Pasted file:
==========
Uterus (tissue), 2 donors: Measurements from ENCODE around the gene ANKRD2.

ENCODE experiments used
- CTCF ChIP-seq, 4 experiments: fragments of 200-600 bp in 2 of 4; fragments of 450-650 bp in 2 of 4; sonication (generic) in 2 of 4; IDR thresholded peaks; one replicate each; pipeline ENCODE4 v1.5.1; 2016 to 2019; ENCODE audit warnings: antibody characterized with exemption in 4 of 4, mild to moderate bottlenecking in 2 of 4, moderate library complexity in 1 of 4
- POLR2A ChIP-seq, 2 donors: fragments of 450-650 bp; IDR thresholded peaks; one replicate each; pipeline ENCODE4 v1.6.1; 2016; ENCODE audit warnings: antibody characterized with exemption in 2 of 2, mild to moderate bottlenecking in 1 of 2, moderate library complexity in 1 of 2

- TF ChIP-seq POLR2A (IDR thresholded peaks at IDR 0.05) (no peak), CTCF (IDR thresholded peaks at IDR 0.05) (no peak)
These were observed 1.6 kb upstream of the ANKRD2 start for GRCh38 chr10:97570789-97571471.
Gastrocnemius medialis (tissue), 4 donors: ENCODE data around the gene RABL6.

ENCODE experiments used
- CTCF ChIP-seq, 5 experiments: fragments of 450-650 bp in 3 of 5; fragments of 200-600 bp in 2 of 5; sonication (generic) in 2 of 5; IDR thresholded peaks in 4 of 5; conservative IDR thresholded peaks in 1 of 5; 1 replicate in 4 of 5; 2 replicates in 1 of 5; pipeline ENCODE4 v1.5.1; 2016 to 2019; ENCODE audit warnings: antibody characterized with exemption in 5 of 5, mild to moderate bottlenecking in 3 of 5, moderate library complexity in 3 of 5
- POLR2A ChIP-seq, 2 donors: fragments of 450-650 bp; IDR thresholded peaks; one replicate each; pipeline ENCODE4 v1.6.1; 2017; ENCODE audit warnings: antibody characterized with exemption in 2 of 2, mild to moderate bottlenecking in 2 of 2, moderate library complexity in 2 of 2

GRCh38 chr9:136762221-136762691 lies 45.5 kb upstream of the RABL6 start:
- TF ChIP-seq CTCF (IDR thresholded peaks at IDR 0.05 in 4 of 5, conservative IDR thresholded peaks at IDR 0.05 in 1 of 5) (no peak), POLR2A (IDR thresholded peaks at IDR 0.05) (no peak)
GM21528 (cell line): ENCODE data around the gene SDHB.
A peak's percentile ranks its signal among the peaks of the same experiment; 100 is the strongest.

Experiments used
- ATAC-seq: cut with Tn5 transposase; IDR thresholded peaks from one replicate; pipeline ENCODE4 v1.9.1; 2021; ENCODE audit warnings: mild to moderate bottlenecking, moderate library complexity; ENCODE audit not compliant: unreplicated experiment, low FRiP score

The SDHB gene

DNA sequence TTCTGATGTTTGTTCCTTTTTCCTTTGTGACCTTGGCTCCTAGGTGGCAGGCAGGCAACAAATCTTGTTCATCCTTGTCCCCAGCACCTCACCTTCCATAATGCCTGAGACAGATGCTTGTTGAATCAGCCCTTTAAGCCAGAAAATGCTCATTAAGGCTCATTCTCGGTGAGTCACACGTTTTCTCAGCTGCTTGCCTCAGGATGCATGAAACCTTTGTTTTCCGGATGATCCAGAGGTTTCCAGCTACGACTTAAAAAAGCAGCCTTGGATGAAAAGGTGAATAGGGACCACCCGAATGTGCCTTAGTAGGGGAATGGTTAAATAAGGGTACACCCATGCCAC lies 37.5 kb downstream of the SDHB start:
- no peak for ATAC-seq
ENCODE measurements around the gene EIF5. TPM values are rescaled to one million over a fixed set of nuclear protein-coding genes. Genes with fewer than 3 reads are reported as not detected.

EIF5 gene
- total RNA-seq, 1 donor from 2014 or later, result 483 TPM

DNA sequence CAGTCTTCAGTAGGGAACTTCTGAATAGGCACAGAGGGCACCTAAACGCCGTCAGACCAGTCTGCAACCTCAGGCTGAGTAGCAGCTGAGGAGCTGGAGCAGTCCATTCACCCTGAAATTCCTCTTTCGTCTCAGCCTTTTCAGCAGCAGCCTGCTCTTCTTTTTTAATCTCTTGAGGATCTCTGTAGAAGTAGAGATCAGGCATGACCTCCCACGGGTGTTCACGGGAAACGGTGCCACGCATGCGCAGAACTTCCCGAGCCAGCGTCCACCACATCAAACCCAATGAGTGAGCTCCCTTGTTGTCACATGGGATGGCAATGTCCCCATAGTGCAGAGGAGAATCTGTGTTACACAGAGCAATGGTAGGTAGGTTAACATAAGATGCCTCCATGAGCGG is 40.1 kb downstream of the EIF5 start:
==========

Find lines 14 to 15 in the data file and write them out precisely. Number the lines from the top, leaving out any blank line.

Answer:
A peak's percentile ranks its signal among the peaks of the same experiment; 100 is the strongest.

Experiments used